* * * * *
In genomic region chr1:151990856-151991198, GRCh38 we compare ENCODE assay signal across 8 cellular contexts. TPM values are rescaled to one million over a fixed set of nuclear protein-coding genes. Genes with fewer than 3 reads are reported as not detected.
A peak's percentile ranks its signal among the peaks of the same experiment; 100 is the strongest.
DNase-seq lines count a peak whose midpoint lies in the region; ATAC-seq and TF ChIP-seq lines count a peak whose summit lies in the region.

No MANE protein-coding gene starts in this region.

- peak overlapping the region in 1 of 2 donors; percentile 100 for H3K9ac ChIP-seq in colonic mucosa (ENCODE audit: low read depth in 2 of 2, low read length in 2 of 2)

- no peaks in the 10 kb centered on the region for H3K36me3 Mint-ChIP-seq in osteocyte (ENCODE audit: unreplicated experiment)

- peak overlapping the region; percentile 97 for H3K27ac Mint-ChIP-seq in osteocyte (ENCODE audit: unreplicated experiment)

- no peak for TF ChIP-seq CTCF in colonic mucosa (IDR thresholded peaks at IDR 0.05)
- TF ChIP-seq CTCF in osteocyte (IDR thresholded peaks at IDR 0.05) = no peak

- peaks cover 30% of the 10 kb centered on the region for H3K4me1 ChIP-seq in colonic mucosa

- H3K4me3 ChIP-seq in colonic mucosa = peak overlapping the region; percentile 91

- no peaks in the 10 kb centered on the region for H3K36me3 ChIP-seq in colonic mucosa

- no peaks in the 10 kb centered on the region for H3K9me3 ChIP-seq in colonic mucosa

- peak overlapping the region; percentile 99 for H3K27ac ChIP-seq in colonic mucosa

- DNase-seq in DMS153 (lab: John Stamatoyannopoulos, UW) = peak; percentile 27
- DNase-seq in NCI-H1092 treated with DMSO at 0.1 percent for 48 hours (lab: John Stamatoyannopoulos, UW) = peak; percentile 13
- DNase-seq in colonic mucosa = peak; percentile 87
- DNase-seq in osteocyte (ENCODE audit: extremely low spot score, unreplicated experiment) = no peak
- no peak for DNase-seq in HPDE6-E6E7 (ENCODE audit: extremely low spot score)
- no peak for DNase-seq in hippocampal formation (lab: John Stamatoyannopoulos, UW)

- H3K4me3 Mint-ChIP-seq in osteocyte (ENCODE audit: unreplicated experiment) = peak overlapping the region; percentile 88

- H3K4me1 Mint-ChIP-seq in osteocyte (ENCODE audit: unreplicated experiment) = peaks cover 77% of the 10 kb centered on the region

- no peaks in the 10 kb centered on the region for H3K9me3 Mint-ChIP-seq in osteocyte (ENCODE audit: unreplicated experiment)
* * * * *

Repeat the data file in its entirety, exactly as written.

In genomic region chr1:151990856-151991198, GRCh38 we compare ENCODE assay signal across 8 cellular contexts. TPM values are rescaled to one million over a fixed set of nuclear protein-coding genes. Genes with fewer than 3 reads are reported as not detected.
A peak's percentile ranks its signal among the peaks of the same experiment; 100 is the strongest.
DNase-seq lines count a peak whose midpoint lies in the region; ATAC-seq and TF ChIP-seq lines count a peak whose summit lies in the region.

No MANE protein-coding gene starts in this region.

- peak overlapping the region in 1 of 2 donors; percentile 100 for H3K9ac ChIP-seq in colonic mucosa (ENCODE audit: low read depth in 2 of 2, low read length in 2 of 2)

- no peaks in the 10 kb centered on the region for H3K36me3 Mint-ChIP-seq in osteocyte (ENCODE audit: unreplicated experiment)

- peak overlapping the region; percentile 97 for H3K27ac Mint-ChIP-seq in osteocyte (ENCODE audit: unreplicated experiment)

- no peak for TF ChIP-seq CTCF in colonic mucosa (IDR thresholded peaks at IDR 0.05)
- TF ChIP-seq CTCF in osteocyte (IDR thresholded peaks at IDR 0.05) = no peak

- peaks cover 30% of the 10 kb centered on the region for H3K4me1 ChIP-seq in colonic mucosa

- H3K4me3 ChIP-seq in colonic mucosa = peak overlapping the region; percentile 91

- no peaks in the 10 kb centered on the region for H3K36me3 ChIP-seq in colonic mucosa

- no peaks in the 10 kb centered on the region for H3K9me3 ChIP-seq in colonic mucosa

- peak overlapping the region; percentile 99 for H3K27ac ChIP-seq in colonic mucosa

- DNase-seq in DMS153 (lab: John Stamatoyannopoulos, UW) = peak; percentile 27
- DNase-seq in NCI-H1092 treated with DMSO at 0.1 percent for 48 hours (lab: John Stamatoyannopoulos, UW) = peak; percentile 13
- DNase-seq in colonic mucosa = peak; percentile 87
- DNase-seq in osteocyte (ENCODE audit: extremely low spot score, unreplicated experiment) = no peak
- no peak for DNase-seq in HPDE6-E6E7 (ENCODE audit: extremely low spot score)
- no peak for DNase-seq in hippocampal formation (lab: John Stamatoyannopoulos, UW)

- H3K4me3 Mint-ChIP-seq in osteocyte (ENCODE audit: unreplicated experiment) = peak overlapping the region; percentile 88

- H3K4me1 Mint-ChIP-seq in osteocyte (ENCODE audit: unreplicated experiment) = peaks cover 77% of the 10 kb centered on the region

- no peaks in the 10 kb centered on the region for H3K9me3 Mint-ChIP-seq in osteocyte (ENCODE audit: unreplicated experiment)